No air conditioners, no lavish interiors and no ornamented delicious looking coffee glasses. Welcome to one of the oldest and classic coffee place in the city of joy. This place is nothing like the Cafe Coffee Days, or Baristas or Starbucks, it is just a modest place, which has been able to survive from the pre-independent period till date.
Present day Kolkata (then Calcutta) served as the capital of British ruled India and has many stories graven beneath its shell. The Indian Coffee House was originally built to commemorate the prince consort’s visit to Calcutta and was named Albert Hall. A coffee joint was started at the Albert Hall in College Street in 1942 and was renamed to Indian Coffee House in 1947.
The entry might seem a bit disappointing and suffocating but what waits in the interiors is a huge two-storied space, upper one being a balcony.
Before we move forward, let us take the privilege to introduce you to the term ‘ADDA’. Adda is a small yet very influential word, it means a lighthearted exchange of views, and it also means a discussion on a grave or light topic or a rendezvous, and the discussions could be on anything under the sun.
Coffee House and Adda are synonymous to each other and have played an important role in the cultural history of Calcutta. Since its establishment, this place has been a meeting place for the intellectuals and learned from the world of art and culture.
The coffee house is famed for its adda sessions and intellectual debates, and as the breeding place of several political and cultural personalities and movements. Many people come here just for the sake of adda and to be a part of the long talking sessions.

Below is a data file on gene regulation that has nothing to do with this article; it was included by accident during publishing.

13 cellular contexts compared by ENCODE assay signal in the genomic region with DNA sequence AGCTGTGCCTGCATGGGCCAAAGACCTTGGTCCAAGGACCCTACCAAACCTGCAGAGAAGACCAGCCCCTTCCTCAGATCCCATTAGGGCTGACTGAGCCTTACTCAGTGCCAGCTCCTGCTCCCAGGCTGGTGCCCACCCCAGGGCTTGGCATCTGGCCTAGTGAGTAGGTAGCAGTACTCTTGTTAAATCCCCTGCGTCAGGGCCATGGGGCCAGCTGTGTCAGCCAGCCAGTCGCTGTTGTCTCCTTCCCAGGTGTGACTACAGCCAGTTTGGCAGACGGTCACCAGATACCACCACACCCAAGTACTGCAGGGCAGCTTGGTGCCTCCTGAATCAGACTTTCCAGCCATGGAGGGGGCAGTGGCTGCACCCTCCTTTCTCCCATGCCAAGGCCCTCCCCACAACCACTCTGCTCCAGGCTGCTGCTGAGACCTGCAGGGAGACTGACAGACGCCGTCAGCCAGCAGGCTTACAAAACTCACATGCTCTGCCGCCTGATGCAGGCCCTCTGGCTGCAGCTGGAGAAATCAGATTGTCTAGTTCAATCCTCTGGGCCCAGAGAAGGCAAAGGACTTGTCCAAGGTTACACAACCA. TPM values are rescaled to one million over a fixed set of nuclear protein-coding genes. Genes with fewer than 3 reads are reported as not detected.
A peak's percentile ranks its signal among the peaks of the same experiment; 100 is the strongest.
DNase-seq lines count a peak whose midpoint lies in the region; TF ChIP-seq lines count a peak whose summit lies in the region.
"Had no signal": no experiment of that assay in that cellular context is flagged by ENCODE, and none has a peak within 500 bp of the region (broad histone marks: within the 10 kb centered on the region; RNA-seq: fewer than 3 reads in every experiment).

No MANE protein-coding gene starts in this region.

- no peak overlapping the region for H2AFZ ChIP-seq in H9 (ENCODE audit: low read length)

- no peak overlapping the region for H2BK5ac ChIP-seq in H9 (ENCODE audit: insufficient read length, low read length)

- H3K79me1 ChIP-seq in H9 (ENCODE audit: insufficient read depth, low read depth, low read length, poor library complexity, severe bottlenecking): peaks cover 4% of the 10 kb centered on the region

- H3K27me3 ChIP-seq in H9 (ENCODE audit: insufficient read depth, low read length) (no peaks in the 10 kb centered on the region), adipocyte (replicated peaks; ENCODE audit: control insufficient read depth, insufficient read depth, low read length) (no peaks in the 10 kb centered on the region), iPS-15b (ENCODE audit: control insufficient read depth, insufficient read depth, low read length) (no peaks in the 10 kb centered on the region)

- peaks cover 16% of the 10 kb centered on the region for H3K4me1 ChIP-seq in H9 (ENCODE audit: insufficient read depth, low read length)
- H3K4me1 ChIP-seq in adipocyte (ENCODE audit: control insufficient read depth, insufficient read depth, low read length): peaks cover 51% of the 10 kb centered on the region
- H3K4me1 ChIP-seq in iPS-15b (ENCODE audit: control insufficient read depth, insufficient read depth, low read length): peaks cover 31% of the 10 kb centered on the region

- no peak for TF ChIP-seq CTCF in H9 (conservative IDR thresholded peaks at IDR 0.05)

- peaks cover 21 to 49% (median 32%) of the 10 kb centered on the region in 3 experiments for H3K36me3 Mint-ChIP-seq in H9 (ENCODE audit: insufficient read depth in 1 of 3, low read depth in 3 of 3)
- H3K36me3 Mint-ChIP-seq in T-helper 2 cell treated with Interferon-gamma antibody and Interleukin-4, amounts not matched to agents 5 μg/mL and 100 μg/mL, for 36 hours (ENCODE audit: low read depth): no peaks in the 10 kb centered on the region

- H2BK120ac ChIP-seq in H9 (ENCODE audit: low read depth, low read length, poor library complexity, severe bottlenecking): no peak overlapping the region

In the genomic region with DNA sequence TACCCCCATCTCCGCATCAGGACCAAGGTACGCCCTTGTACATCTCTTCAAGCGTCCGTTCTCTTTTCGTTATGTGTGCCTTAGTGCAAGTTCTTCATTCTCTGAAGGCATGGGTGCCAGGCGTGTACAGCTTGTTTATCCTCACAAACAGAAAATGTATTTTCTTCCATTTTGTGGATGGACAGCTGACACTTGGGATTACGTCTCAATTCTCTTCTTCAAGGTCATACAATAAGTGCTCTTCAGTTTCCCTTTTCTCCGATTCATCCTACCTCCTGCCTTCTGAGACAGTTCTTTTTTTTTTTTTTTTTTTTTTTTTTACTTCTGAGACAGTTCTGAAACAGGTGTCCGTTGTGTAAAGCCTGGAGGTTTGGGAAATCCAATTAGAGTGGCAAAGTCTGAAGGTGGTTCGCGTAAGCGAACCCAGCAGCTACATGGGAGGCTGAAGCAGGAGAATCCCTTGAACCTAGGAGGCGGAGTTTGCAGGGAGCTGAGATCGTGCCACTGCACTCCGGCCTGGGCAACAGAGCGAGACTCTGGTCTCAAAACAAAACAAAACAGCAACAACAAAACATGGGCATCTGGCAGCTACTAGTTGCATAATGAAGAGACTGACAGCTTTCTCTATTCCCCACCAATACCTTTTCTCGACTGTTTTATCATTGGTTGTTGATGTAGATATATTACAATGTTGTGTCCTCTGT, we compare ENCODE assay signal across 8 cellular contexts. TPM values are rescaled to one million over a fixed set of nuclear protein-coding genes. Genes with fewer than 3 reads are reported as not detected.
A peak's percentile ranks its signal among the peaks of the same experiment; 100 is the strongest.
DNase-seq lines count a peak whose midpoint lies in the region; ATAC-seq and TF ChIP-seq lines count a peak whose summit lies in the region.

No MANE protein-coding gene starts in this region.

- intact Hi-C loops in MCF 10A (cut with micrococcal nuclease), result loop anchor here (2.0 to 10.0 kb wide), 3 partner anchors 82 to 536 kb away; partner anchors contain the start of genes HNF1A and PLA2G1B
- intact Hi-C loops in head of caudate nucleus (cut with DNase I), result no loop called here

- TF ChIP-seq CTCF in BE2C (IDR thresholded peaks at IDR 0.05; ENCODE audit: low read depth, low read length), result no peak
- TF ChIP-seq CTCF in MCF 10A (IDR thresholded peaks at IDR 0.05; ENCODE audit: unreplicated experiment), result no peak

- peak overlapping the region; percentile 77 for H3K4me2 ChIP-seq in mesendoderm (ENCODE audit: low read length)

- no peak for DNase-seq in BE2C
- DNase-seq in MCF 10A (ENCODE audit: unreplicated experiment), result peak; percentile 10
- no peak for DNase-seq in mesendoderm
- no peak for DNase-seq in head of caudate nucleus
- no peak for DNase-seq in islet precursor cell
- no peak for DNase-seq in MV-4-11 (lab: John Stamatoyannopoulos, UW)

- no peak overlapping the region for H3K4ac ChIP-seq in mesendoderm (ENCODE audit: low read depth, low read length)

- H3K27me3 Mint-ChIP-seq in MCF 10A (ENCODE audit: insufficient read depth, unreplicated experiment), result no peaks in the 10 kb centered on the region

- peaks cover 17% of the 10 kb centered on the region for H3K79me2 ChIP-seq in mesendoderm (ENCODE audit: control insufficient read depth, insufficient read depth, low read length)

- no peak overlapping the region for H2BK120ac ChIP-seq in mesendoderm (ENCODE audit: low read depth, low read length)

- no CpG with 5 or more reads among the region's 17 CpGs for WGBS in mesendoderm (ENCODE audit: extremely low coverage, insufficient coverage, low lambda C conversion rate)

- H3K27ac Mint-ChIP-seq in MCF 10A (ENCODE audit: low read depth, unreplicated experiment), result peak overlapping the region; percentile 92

The stature of the Coffee House boosted with routine visitors such as Satyajit Ray, Amartya Sen, Mrinal Sen and Aparna Sen. The Coffee House is of historical importance for being the meeting point of countless talented people, from its commencement to date. Scholars, editors, artists and writers like Ritwik Ghatak, Narayan Gangopadhyay, Sunil Gangopadhyay, Sanjeev Chattopadhyay, Samaresh Majumdar, Subhas Mukhopadhyay and Shakti Chattopadhyay have been just a few among the regulars of the eatery.
Nothing accompanies the chat sessions better than the steaming cups of hot coffee.
With a remarkably huge space, one can sit in the coffee house for as long as one wants and no one would ask you to leave or even place an order.
There is a message board too, for people to voice out their opinions.
Open from 9 in the morning to 9 in the evening on all weekdays (Mon-Sat) and for a few hours on Sunday (9 am – 12:30 pm), this place serves affordable Chinese and fast food to accompany coffee. It is undeniably the most affordable coffee shop in town.
It is one place that is always jam-packed and attracts all age groups equally.
In Indian Coffee House, you can find the waiters and servers in a typical white dress with a unique style of hat, offering menu and serving food.
The ones sitting on the upper floor can have an easy view of the space on the floor below.
Smoking is also allowed inside the premises.
Several decades back, Manna Dey recorded the song ‘Coffee Houser sei addata aaj ar nei’ (The chat sessions at the Coffee House have faded away) capturing the ‘golden late afternoons’ spent by seven friends at the joint and the achievements, defeats, heartbreaks and dissatisfactions which they faced in their later lives.
The song has soaked generations of Kolkatans with melancholy, who spent golden moments of their youth and student lives in coffee houses with dreams of a new world, career and creativity, only to lose their way in the muddle of reality.
“Coffee House will remain… so will remain the chat sessions, but the man who made them immortal is now no more,” Suparnakanti Ghosh, who composed the song penned by Gouriprasanna Majumdar, told after passing away of Manna Dey.
Nirad C. Chaudhuri dedicated one whole chapter in his Autobiography of an Unknown Indian on the Bengali phenomenon of adda. It was adda in the early 19th century at the residence of Henry Derozio that is rumoured to have started Bengal Renaissance!
As much as Coffee House belongs to intense conversations, it also serves as a must visit dating site for the local lovebirds. As long as there will be the culture of Bong Adda, coffee cup, cigarette and friends, the Indian Coffee House will be awaiting you with its glory and nostalgia in the narrow lanes of College Street.
So, you know where to go on your next visit to Kolkata to witness the old-world charm and undying enthusiasm of Bengal and its people!
(Historic references from Wikipedia and books)